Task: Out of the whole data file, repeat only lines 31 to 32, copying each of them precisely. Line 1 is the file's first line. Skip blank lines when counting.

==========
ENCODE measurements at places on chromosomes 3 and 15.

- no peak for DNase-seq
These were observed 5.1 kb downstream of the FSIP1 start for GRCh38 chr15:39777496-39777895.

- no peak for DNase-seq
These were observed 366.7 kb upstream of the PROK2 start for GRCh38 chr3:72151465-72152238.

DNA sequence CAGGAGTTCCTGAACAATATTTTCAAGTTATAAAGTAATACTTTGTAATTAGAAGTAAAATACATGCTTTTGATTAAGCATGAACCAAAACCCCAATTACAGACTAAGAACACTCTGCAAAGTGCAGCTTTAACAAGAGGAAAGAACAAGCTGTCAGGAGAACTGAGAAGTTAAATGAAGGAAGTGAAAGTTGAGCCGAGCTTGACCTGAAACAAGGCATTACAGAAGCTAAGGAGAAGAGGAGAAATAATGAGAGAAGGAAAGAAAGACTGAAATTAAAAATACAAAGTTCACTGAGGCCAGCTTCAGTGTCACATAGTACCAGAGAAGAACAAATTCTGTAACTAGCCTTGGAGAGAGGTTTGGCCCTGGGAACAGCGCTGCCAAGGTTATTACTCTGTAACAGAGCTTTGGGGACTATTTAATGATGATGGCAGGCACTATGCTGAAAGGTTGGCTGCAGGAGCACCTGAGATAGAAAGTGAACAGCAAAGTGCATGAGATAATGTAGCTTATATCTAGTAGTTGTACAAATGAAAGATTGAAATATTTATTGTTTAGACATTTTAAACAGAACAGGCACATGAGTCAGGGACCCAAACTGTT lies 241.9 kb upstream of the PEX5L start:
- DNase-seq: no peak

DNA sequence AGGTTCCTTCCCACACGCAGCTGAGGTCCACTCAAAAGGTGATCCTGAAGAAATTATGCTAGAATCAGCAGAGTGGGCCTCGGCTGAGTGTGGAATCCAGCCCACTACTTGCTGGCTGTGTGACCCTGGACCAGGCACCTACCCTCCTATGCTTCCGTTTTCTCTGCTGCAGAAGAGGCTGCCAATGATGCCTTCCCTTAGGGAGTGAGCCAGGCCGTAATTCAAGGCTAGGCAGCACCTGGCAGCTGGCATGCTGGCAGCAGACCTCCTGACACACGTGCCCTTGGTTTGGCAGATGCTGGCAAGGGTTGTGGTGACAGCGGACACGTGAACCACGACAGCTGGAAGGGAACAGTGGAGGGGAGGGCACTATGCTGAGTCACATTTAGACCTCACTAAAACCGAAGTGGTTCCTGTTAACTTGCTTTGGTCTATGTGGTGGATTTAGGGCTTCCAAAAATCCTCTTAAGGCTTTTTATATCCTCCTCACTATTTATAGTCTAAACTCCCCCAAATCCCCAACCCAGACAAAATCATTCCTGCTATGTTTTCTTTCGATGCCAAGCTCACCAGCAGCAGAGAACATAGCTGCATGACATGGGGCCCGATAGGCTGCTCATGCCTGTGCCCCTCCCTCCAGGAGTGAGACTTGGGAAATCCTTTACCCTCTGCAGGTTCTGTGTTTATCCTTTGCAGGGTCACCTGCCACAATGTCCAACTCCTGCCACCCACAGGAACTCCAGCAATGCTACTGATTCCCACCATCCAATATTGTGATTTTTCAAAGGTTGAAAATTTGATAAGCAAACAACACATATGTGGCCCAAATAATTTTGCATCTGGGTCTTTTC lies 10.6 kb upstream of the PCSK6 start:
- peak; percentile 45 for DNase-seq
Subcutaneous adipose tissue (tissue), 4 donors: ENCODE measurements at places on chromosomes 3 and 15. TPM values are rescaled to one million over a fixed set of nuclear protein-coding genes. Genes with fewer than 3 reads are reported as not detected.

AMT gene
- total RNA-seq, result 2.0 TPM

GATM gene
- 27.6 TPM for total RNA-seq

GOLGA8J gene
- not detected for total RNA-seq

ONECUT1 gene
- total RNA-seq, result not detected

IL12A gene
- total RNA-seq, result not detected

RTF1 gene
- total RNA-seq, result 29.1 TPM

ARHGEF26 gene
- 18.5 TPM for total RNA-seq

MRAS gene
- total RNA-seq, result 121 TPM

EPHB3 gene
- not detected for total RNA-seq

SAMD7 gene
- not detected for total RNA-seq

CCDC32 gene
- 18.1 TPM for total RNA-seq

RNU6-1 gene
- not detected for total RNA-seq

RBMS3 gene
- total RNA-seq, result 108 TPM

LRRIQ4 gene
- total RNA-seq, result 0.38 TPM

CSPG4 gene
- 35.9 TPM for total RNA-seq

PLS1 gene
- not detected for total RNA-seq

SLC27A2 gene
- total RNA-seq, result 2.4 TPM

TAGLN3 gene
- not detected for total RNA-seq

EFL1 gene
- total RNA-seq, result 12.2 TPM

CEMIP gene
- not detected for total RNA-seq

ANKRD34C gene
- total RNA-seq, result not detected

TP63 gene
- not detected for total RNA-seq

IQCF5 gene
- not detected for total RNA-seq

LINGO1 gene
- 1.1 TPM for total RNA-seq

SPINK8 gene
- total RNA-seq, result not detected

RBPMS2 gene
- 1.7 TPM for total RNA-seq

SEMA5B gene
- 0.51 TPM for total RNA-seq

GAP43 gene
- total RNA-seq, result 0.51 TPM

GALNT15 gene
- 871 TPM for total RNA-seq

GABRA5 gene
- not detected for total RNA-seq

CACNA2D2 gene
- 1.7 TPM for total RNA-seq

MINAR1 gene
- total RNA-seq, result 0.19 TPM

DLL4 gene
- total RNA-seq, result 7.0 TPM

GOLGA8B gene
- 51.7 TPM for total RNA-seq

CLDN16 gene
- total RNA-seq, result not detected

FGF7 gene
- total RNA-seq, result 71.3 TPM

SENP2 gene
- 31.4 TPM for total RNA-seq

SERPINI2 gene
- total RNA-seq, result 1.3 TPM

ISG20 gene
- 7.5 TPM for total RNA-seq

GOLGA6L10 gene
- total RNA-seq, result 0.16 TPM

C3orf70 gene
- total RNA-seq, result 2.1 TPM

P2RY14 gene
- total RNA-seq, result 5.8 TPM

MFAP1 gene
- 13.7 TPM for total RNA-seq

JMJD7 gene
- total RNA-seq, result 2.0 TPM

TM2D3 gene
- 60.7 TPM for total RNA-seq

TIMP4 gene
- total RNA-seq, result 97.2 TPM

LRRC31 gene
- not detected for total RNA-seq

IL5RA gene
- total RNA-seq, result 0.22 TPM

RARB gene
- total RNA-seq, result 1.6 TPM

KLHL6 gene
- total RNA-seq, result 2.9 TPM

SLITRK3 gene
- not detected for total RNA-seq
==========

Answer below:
CCDC32 gene
- 18.1 TPM for total RNA-seq